Director/Screenplay – Don Mancini, Producers – Ogden Gavanski & David Kirschner, Photography – Michael Marshall, Music – Joseph LoDuca, Visual Effects – Grid-VFX (Supervisor – Laurens Bekaert), Special Effects Supervisor – Marc Reichel, Makeup Effects – Morot FX Studio (Designer – Adrien Morot, Supervisor – Kathy Tse), Animatronic Effects – Alterian, Inc. (Supervisor – Tony Gardner), Production Design – Craig Sandells. Production Company – Universal 1440
Fiona Dourif (Nica Davies), Brad Dourif (Voice of Chucky), Michael Therriault (Dr Foley), Alex Vincent (Andy Barclay), Adam Hurtig (Michael), Elisabeth Rosen (Madeline), Zak Santiago (Nurse Carlos), Grace Lynn Kung (Claire), Jennifer Tilly (Tiffany), Marina Stephenson Kerr (Angela), Ali Tataryn (Nurse Ashley), Allison-Dawn Doiron (Rachel)
Believed responsible for the Chucky killings, Nica Davies is transferred to the Harrogate psychiatric institution. There Dr Foley tries to demonstrate that Chucky does not exist by bringing a Chucky doll along to therapy sessions. This is taken by Madeline, one of the patients, who treats it as her own dead child. However, other Chucky dolls start to arrive. As Chucky starts killing patients and staff alike, Nica is not sure if Chucky has returned or it is all in her head.
The killer doll film Child’s Play (1988) was a modest hit when it came out, doing okay business in theatres but finding most of its afterlife on video. Chucky subsequently became a major horror icon where the sequels Child’s Play 2 (1990) and Child’s Play 3 (1991) turned Chucky into a one-liner quipping bad-ass monster along the lines of Freddy Krueger. Since then, the series has turned out an entry every few years with Bride of Chucky (1998), Seed of Chucky (2004) and Curse of Chucky (2013). Throughout the 2000s, there was talk of the inevitable remake of the original, which is due to emerge with Child’s Play (2019).
I wasn’t much of a fan of the original Child’s Play films – that is Child’s Play through Child’s Play 3 – but find the modern series – all of those with Chucky’s name in the title to be far more enjoyable, especially those that are directed by the original screenwriter Don Mancini – Seed of Chucky through to the present. Mancini’s films are much more playful – they go beyond killer doll sagas to become homages to the earlier films or meta-fictionally warp around on themselves.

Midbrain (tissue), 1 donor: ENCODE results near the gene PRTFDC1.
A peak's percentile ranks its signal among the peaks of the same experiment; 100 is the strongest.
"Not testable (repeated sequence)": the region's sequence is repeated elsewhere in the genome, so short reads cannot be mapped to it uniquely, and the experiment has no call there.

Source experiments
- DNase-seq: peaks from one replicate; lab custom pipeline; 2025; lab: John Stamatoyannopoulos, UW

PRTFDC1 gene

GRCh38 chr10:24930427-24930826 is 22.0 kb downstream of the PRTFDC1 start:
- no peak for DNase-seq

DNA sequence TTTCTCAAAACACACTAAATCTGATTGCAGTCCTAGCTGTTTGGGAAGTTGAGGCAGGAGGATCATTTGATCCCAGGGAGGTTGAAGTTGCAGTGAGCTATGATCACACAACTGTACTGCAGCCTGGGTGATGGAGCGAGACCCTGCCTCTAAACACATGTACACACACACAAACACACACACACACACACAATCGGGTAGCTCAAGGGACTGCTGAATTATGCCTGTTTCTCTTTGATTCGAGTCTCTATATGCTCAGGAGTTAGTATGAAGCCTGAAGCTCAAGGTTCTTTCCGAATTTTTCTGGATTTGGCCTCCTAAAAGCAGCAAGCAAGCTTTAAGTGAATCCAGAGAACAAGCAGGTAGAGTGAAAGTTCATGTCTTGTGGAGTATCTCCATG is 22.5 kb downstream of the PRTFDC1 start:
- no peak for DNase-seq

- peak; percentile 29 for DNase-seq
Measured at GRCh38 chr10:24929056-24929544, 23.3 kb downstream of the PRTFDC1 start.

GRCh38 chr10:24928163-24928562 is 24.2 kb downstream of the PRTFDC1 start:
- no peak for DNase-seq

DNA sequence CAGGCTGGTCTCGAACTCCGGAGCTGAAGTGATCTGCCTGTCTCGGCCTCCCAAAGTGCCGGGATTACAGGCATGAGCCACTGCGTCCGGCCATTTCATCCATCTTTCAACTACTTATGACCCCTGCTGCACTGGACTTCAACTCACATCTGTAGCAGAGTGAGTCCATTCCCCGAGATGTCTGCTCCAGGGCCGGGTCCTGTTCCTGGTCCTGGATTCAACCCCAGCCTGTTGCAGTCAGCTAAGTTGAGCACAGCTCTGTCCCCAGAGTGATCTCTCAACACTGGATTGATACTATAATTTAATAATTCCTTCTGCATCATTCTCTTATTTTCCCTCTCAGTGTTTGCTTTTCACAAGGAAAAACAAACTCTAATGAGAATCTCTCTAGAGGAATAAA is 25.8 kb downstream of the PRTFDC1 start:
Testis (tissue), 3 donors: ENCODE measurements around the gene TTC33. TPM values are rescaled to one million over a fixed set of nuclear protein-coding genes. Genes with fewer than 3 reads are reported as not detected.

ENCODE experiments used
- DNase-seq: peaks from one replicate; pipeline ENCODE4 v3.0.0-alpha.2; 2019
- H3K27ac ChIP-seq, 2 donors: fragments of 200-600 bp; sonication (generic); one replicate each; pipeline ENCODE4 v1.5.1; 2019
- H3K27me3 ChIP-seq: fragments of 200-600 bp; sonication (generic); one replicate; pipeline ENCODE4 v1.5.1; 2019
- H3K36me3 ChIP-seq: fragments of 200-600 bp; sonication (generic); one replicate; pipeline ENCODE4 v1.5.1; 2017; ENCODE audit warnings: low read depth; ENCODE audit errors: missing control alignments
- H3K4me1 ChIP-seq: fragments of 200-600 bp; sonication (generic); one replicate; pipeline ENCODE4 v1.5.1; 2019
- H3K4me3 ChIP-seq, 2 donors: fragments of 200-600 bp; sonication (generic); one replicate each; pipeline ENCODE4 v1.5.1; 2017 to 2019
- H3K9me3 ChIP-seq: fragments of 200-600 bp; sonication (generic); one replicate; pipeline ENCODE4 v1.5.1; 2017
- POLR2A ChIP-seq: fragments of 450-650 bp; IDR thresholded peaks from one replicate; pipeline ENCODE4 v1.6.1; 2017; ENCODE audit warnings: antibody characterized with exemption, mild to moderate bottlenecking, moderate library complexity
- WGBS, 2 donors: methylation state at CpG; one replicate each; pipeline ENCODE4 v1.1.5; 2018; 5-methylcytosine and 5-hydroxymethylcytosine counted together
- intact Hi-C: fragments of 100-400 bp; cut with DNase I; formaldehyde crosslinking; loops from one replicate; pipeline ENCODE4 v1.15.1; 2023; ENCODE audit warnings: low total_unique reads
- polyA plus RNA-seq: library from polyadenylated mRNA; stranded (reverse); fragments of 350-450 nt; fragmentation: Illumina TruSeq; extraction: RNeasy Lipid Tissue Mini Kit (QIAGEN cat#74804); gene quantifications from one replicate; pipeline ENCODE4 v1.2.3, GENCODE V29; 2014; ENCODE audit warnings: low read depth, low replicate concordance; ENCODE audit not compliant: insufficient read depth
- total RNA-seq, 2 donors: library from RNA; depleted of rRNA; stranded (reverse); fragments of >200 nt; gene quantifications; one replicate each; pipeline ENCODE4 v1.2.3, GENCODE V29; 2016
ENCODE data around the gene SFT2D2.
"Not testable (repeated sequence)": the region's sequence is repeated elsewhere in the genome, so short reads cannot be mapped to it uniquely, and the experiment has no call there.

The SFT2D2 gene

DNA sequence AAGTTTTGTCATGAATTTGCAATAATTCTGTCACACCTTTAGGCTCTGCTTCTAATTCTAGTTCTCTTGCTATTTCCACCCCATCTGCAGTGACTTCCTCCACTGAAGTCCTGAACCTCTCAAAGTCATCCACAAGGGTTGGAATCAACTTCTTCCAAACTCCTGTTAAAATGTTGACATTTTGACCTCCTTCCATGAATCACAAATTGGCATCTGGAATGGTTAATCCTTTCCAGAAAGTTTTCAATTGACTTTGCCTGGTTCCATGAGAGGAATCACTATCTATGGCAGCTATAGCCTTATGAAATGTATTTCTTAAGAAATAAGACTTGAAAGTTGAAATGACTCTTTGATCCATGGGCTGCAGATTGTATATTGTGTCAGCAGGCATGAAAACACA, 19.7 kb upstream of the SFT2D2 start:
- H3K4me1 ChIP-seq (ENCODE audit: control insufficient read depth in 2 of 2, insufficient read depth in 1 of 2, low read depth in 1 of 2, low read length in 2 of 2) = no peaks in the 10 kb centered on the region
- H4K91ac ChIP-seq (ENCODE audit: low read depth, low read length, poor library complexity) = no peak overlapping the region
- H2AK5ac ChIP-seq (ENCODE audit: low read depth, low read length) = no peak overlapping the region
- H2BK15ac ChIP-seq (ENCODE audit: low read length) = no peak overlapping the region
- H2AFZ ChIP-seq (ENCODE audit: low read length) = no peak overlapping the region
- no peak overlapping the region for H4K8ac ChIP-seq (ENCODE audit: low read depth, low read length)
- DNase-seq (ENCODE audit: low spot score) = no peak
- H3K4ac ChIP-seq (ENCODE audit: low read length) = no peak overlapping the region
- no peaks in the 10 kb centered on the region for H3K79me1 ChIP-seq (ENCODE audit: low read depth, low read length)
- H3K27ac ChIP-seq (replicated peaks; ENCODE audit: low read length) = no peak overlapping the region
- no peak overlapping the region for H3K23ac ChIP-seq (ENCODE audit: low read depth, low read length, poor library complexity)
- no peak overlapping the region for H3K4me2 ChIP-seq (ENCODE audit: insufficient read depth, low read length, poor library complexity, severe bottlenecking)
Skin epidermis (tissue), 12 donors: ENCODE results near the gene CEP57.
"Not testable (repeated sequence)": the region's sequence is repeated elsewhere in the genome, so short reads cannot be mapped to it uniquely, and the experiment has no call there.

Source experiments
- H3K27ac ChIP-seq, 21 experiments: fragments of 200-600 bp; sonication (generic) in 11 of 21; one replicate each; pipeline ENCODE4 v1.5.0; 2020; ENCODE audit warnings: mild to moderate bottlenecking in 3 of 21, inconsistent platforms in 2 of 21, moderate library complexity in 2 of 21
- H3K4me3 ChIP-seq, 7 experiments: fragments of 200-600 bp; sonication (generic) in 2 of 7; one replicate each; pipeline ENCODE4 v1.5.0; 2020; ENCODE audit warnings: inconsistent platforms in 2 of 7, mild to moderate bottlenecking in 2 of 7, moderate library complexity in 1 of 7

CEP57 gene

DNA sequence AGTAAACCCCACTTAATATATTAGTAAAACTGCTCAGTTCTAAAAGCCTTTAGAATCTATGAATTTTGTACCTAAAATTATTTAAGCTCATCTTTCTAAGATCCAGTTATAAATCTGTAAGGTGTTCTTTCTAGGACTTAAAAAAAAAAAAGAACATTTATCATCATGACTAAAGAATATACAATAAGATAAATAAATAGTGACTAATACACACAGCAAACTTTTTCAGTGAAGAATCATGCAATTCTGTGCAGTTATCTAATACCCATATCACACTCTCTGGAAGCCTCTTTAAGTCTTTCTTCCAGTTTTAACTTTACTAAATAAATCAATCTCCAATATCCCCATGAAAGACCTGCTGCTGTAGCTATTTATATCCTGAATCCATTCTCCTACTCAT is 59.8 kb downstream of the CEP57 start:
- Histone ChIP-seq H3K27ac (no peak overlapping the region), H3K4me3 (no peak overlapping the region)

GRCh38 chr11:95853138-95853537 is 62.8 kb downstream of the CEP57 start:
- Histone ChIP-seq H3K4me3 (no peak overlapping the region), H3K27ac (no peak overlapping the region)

The more recent Child’s Play films have started being made for the fans and come with clever and witty nods back to the other films in the series. This is even more so in Cult of Chucky than in any of the other films. We get a return performance from Fiona Dourif, the daughter of Brad Dourif (who has voiced Chucky in all of the films), playing Charles Lee Ray’s daughter again. The adult Alex Vincent, who made a cameo as Andy Barclay at the end of Curse of Chucky, is now given a major role throughout. (He is wittily introduced out on a first date with Allison-Dawn Doiron who has looked up his history, leaving him having to defend his Second Amendment right to own an arsenal of guns, at the same time as trying to voice responsible gun ownership). There are lots of cute little jokes throughout – we see a graduation certificate from the Kent University on Andy’s wall in a nod back to the military school setting of Child’s Play 3. There is also a return appearance of Jennifer Tilly and in a nod back to the delirious meta-fiction that was Seed of Chucky where she is told “You look like Jennifer Tilly” and replies “I get that a lot. As a matter of fact, I’m no longer even sure myself.” The film also comes with an end credits cameo where Christine Elise, the now grown-up girl from Child’s Play 2, breaks in to steal the severed head of Chucky.
Much of the film here cleverly vies between whether what is happening is really Chucky or is all taking place in Fiona Dourif’s imagination. Of course being the film it is, the outcome is predictable. The script also never exactly explains how we get so many Chucky copies running around – or for that matter provides any cult promised in the title. It’s fun, the in-jokes are clever and both Brad Dourif and Don Mancini get into the Chucky scenes with dark relish. It is only the end of the film that feels a little hurried in its wrap-up of all the competing story threads.